This week I’m answering a question about the potential downside to consolidating existing credit card balances: Does consolidating credit through balance transfers hurt your credit score? As far as overall debt, the number is the same, but your utilization on one card versus multiple cards goes way up.
This question is specific to the downside of transferring balances from multiple credit cards to one newly opened card after the consumer received and took advantage of a balance transfer offer.
Balance transfer offers have become very attractive over the past 18 months. Many credit card issuers will allow you to transfer balances to a newly opened card without a balance transfer fee, without any interest on the new debt, and without any interest on new purchases.
The grace period for the 0% rate on new purchases and balance transfers is running from about six months to a little over one year.
The balance transfer strategy is clearly a financial play. You’re converting interest accumulating debt to interest free debt. Given the average interest rate on credit cards is around 15%, you could save big bucks but only if you play your cards right.
If you use the interest-free grace period to aggressively attack the existing debt with the intention of paying it off, then your head is in the right place.
If you are moving the debt and continue to increase the balance by falling in love with the “0% on new purchases” component of your card, then you’re headed for disaster.
How Balance Transfers Affect Your Credit
The issue of score impact is one with many moving parts, which is common to credit scoring questions. It’s never as easy as yes or no.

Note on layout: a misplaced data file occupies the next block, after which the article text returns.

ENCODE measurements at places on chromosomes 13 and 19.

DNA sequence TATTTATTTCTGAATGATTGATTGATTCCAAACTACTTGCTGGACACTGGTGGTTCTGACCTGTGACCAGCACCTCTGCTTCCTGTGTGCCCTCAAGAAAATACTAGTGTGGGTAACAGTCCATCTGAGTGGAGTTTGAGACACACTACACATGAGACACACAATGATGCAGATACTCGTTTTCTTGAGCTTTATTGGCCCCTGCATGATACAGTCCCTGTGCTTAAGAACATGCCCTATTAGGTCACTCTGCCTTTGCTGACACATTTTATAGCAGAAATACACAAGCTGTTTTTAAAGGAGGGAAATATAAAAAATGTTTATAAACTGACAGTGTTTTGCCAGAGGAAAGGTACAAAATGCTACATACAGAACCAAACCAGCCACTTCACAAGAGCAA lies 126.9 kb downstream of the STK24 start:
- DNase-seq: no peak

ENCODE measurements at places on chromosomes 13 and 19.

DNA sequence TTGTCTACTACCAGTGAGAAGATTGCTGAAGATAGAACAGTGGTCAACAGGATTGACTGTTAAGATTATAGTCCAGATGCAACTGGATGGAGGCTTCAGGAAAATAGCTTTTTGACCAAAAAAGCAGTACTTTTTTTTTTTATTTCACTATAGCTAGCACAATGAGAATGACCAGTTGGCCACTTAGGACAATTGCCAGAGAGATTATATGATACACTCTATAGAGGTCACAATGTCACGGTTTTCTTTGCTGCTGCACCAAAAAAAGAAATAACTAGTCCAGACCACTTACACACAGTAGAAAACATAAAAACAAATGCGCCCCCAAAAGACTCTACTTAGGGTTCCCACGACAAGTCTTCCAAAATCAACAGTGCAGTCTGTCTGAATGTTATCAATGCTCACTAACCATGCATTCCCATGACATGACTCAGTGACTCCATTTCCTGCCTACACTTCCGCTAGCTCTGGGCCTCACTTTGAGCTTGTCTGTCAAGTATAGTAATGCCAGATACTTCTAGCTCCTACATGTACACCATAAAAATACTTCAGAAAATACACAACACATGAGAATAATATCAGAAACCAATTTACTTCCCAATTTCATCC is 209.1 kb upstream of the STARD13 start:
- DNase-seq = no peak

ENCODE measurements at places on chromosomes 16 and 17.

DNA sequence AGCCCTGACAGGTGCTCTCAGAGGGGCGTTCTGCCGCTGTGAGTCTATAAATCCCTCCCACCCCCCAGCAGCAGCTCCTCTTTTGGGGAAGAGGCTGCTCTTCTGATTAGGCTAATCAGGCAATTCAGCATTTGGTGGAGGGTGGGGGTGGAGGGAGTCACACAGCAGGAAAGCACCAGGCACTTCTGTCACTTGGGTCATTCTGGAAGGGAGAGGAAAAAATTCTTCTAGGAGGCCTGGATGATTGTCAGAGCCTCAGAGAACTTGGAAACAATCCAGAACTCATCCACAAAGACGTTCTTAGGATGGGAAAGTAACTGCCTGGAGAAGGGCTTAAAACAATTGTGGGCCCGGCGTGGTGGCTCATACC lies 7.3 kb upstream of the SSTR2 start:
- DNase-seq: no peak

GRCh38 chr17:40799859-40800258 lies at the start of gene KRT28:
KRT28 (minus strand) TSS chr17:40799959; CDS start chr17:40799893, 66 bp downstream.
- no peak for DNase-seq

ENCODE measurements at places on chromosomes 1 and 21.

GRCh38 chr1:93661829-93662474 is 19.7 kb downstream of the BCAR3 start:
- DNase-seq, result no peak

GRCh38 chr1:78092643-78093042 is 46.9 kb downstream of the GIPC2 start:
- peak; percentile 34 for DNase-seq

When you opened the new balance transfer credit card, you had to fill out an application. That means the credit card issuer pulled one of your credit reports. And that means a new credit card inquiry.
Of course, we’re talking about one inquiry on one of your three credit reports. I wouldn’t lose sleep over this.
When the account was opened, it was eventually reported to the credit reporting agencies. That means you have a fairly new account on your credit reports, which is causing your average age of accounts to be lower than it was before you opened the new account.
And because the credit card is likely on all three of your credit reports this isn’t isolated to one of your credit reports, like the inquiry. Still, I wouldn’t lose sleep over this.
When you moved balances from multiple cards to the newly opened card the net effect is fewer cards with a balance. That’s a plus for your credit scores because one of the measurements is the number of accounts with a balance greater than $0.
Even though you still have the same amount of credit card debt, your revolving utilization percentage just went down. You added a new credit limit to your stable of credit cards and didn’t add any new debt.
That means the relationship between your aggregate balances and aggregate limits has to go down. That’s great for your scores.
Yes, you have likely added a new credit card that’s heavily utilized (balance to limit ratio) and that’s not good. Still, there are so many important score measurements that are squarely in the “plus” column that the net will likely be a higher score.
The Bottom Line
Finally, I appreciate the concern about the credit score impact, but the bigger issue is getting out of the debt so you don’t have to worry about your score or interest rates.
Leave the existing cards open and even use them from time to time on extremely modest purchases (socks, tank of gas, dry cleaning) and then pay them off immediately.
This will keep the issuer happy because of the swipe fee income paid by the merchant and they’ll be much less likely to close your card if it’s still getting some usage.
Editor's Note: This article by John Ulzheimer was originally published on MintLife.
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